GARDEN GROVE — Sugar cane flourishes in one back yard; in others, fragrant Vietnamese spice plants bloom. On any afternoon, visitors to the Rose Garden Apartments might hear mariachi music coming from one corner of the complex while Vietnamese heartbreak songs waft from another. In the air, the spicy smell of menudo, a saucy stew made of tripe and hominy, sometimes combines with the rich aroma of pho, a Vietnamese noodle soup.
These sights, sounds and scents of diversity reflect the people of the sprawling Garden Grove complex. Latino families, most of them of Mexican descent, live in 83 of its 144 units; Vietnamese, many of them newcomers, live in 54.
In an area where billboards advertise McDonald's in Spanish and espouse anti-smoking messages in Vietnamese, where some homeless people carry "Will Work for Food" signs in three languages, the bustling Rose Garden offers a glimpse into the lives of some of Orange County's newest immigrants, and perhaps the future of the Southland.
With the Asian and Latino populations the fastest growing in the county, the Rose Garden is a living laboratory of interracial relations. Residents, landlords and police agree that the Latino and Vietnamese residents here, for the most part, get along well.
Newcomers always find it difficult to fit into the population, and it is harder when they are competing with other ethnic groups for jobs and services.
"The relationship between Hispanic groups and Vietnamese has varied over time," said John Liu, a professor of cross-cultural studies at UC Irvine. "When the Vietnamese first came (in the mid-1970s), they encountered some hostility from Hispanic groups. . . . There was a belief that the refugees were taking benefits from other American minorities."
But immigrants also tend to understand and empathize with each other, Liu said.
Though the residents came from nations thousands of miles apart and share little in the way of culture or language, they do have at least these things in common: They are immigrants, they have little money and they speak little or no English.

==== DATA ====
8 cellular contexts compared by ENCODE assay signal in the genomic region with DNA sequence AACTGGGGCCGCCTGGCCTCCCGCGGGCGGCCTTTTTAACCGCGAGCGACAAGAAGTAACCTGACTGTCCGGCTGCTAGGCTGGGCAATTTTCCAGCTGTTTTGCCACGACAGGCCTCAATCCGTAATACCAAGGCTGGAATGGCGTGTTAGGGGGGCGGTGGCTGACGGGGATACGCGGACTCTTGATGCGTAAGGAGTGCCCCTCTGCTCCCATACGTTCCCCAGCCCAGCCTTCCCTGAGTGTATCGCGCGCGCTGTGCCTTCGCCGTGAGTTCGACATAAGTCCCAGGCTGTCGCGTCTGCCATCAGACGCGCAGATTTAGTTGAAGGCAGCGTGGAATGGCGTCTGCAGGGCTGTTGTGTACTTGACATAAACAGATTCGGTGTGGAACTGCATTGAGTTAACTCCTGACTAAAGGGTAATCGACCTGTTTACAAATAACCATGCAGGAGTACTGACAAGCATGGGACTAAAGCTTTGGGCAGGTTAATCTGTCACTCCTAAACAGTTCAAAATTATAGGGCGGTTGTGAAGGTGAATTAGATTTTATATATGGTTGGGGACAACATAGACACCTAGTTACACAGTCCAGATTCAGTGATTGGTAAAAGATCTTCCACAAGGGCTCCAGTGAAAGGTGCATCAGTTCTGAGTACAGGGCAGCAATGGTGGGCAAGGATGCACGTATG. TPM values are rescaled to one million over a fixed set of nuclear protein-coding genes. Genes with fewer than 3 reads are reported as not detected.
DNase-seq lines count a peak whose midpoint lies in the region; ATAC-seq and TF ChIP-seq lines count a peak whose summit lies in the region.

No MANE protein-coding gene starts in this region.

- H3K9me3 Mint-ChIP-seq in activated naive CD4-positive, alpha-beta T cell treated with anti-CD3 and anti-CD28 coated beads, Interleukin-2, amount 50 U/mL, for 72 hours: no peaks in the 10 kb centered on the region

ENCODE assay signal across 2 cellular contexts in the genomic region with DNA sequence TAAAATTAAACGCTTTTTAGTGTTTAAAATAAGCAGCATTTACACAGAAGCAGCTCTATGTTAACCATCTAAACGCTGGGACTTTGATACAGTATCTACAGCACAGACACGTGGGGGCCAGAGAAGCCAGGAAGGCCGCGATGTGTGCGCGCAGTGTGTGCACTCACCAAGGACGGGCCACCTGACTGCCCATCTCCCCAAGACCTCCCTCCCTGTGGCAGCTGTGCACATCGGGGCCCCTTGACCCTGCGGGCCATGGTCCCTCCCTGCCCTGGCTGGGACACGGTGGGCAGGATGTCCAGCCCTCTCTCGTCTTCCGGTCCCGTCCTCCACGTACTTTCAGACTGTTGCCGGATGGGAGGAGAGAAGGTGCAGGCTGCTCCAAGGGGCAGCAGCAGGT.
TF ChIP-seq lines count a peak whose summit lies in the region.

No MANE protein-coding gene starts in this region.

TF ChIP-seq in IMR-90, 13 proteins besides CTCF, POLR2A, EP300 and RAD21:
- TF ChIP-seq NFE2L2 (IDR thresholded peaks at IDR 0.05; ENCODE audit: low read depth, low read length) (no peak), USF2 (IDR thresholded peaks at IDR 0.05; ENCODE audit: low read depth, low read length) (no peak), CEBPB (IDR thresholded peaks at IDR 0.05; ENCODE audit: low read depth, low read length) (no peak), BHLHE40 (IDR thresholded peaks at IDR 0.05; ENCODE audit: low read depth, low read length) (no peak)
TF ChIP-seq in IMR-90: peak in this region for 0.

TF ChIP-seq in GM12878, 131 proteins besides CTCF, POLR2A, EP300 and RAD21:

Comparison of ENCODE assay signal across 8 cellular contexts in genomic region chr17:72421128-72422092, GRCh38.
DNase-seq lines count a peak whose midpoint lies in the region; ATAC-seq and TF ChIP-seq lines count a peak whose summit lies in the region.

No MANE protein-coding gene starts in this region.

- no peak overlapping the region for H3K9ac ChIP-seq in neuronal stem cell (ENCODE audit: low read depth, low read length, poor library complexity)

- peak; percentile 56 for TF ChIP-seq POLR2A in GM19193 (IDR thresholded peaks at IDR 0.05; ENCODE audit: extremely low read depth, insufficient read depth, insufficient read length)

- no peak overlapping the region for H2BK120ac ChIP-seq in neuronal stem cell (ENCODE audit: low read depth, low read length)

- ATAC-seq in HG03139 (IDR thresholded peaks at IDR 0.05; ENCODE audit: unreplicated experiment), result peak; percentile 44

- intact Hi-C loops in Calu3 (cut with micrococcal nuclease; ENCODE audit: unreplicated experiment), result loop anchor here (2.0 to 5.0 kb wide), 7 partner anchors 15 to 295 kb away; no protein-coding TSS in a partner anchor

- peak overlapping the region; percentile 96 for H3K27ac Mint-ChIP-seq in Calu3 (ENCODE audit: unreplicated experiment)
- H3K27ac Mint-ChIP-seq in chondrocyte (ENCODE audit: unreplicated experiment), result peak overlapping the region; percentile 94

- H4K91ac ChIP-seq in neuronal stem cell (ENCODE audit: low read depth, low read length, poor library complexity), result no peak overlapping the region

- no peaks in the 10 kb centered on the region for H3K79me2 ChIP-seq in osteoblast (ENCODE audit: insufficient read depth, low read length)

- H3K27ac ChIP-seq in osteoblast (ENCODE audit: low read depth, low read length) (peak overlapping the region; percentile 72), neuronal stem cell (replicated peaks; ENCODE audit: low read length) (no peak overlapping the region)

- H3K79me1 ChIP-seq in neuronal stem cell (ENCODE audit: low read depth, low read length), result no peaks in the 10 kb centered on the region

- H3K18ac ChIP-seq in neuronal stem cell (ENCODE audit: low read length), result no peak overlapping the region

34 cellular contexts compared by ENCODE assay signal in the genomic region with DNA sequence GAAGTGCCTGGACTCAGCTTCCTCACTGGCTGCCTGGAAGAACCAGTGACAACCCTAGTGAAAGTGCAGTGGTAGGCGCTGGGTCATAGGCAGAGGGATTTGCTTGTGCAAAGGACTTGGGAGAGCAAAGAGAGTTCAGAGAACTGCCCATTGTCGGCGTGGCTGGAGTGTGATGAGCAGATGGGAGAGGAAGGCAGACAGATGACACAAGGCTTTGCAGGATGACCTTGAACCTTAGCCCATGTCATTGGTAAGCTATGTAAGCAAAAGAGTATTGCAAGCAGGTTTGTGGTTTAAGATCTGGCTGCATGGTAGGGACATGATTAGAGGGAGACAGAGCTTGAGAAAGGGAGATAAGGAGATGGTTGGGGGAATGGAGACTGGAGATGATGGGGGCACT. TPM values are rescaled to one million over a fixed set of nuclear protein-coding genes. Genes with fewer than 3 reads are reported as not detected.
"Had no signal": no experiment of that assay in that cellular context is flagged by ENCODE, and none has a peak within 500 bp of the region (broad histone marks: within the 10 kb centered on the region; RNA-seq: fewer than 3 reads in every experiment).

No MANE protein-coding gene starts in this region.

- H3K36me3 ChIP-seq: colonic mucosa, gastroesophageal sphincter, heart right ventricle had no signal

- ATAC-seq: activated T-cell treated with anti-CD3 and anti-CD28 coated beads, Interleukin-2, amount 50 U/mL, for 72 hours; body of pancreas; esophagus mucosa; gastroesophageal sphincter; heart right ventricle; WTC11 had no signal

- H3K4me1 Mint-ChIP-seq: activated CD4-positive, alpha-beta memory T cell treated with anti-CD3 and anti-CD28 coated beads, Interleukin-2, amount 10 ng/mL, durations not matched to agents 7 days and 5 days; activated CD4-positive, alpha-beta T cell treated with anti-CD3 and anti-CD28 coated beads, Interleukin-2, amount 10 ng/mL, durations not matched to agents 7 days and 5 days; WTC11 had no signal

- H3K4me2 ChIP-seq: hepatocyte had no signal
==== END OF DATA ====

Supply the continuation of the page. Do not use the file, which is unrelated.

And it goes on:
Many of the immigrants come to melting pot places like the Rose Garden, where tenants can crowd into one apartment--sometimes two families in one unit--and pool their resources to pay the rent. A two-bedroom apartment here goes for $700, a three-bedroom, $850.
Some tenants are on welfare, some are working minimum-wage jobs, such as in restaurants.
Do Van Nghi's family came to the Rose Garden in April from Vietnam. Nghi had been a soldier for South Vietnam and was sent to political prison for almost seven years after the Communist takeover of his country. After his release, the 54-year-old veteran farmed before he, his wife and four children left for the United States.
His family shares a three-bedroom apartment with another family of five, also recently from Vietnam. Nghi does not venture far from the apartment, just to a supermarket in nearby Little Saigon. "I'm afraid of getting lost," he said.
The Vietnamese call the United States \o7 Hiep Chung Quoc\f7 , a nation of many races, and he quickly learned why: He met a Latino for the first time at the Rose Garden.
He gets along with his Latino neighbors, he said, but it is a cordial relationship restricted by language. He smiles and nods his head in greeting when he sees them. "But our languages are not compatible," he said. "So we don't interact, communicate with them."
A neighbor, Marciar Orduno, agreed.
"I have a few Asian friends who live here," said the 23-year-old native of Mexico. "We communicate by using our hands and pointing at things. There is never fighting here between Vietnamese and Mexicans. . . . There are problems here in the apartments, but not with Asians."
Apartment manager Rafaela Cervantes said: "I don't understand how they can understand each other. But they talk. And they laugh."
Cervantes, who emigrated from Mexico in 1985, is learning Vietnamese. She keeps a list of Vietnamese vocabulary in her office, with words such as \o7 house\f7 , \o7 door\f7 , and \o7 father\f7 .
She is not alone.
"I know a few words in Vietnamese," said Rudolfo Gavilan, who sells groceries from a truck in the parking lot. "I use a lot of signs to speak with them. Many are my friends. They come here to my mini-market to buy things. A few of them always come and we try to speak to each other. One taught me a few Vietnamese words, and I taught him some Spanish words."
Sometimes, language is not needed. Kindness is understood universally.
When Nguyen Quyet Hoa's family came to the Rose Garden in March from Vietnam with only the clothes on their backs, her Mexican neighbor gave them blankets and sheets.
The two families quickly forged a friendship, albeit a nonverbal one.